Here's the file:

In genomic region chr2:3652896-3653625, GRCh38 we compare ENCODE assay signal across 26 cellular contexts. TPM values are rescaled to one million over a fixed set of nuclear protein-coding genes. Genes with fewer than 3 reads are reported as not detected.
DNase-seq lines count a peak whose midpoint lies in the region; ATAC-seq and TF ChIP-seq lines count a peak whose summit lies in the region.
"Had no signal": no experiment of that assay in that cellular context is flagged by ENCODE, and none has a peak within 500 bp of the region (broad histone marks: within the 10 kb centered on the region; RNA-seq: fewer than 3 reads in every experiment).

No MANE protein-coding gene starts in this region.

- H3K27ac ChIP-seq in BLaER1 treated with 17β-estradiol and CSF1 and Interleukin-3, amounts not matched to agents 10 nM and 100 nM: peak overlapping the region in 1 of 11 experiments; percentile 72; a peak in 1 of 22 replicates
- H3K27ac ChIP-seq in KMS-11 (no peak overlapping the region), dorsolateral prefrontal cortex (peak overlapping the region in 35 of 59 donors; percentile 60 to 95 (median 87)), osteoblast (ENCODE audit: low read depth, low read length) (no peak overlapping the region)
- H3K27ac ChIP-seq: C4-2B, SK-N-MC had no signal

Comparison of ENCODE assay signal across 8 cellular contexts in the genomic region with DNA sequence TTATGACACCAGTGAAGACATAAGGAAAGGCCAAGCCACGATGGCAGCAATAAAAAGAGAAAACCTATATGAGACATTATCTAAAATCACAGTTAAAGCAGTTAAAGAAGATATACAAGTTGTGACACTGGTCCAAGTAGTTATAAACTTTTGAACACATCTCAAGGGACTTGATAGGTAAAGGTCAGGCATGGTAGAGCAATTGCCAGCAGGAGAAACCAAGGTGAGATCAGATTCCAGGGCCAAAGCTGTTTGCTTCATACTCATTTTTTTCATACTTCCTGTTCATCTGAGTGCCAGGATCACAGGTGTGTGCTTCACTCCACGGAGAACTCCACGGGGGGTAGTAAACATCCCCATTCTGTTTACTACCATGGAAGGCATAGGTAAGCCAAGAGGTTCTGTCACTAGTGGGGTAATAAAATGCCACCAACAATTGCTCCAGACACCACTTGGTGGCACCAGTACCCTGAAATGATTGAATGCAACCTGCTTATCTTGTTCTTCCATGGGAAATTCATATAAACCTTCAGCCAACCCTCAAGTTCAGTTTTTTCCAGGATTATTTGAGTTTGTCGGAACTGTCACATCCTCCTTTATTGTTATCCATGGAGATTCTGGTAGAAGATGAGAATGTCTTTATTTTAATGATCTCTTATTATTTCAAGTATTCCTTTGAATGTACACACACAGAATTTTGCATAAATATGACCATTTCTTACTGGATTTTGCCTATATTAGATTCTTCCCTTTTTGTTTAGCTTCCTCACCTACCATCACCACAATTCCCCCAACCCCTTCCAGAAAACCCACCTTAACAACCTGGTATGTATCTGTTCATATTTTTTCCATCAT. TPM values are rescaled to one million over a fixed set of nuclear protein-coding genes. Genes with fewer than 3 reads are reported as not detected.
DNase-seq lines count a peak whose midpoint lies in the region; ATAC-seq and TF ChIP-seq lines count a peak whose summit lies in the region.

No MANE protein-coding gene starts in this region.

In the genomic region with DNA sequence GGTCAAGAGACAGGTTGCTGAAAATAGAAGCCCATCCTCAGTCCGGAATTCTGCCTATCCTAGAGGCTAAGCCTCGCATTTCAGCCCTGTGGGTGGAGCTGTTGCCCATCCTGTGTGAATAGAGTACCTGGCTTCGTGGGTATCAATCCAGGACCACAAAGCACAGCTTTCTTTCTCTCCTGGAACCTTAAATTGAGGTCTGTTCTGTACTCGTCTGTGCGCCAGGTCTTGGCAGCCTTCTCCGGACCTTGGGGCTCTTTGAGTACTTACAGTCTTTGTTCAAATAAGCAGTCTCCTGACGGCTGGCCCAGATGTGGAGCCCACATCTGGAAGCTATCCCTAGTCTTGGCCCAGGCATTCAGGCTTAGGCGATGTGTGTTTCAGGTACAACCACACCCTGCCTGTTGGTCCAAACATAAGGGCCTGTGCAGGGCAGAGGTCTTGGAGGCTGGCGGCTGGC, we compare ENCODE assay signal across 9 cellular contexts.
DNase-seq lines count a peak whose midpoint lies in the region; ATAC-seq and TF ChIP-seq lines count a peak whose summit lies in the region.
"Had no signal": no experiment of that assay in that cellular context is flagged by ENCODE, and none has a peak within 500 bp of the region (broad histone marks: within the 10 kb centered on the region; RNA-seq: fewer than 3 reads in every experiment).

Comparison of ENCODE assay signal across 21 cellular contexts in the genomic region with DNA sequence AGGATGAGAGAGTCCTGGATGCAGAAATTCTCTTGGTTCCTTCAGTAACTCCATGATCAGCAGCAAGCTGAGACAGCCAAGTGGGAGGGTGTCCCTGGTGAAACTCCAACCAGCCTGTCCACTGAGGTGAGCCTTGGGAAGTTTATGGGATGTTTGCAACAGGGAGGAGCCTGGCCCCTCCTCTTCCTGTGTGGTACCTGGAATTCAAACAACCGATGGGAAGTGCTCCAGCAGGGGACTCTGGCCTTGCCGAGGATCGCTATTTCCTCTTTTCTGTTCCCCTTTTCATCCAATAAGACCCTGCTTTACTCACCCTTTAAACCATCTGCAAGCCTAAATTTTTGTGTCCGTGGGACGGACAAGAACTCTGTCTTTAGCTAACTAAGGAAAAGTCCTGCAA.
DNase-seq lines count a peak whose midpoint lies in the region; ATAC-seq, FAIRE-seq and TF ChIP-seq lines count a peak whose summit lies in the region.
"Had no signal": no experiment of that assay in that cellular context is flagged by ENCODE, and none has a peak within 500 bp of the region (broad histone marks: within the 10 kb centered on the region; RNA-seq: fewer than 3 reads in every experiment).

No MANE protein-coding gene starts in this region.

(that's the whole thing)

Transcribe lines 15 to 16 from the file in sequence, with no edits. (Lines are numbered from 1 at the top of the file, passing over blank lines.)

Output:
DNase-seq lines count a peak whose midpoint lies in the region; ATAC-seq, FAIRE-seq and TF ChIP-seq lines count a peak whose summit lies in the region.
"Had no signal": no experiment of that assay in that cellular context is flagged by ENCODE, and none has a peak within 500 bp of the region (broad histone marks: within the 10 kb centered on the region; RNA-seq: fewer than 3 reads in every experiment).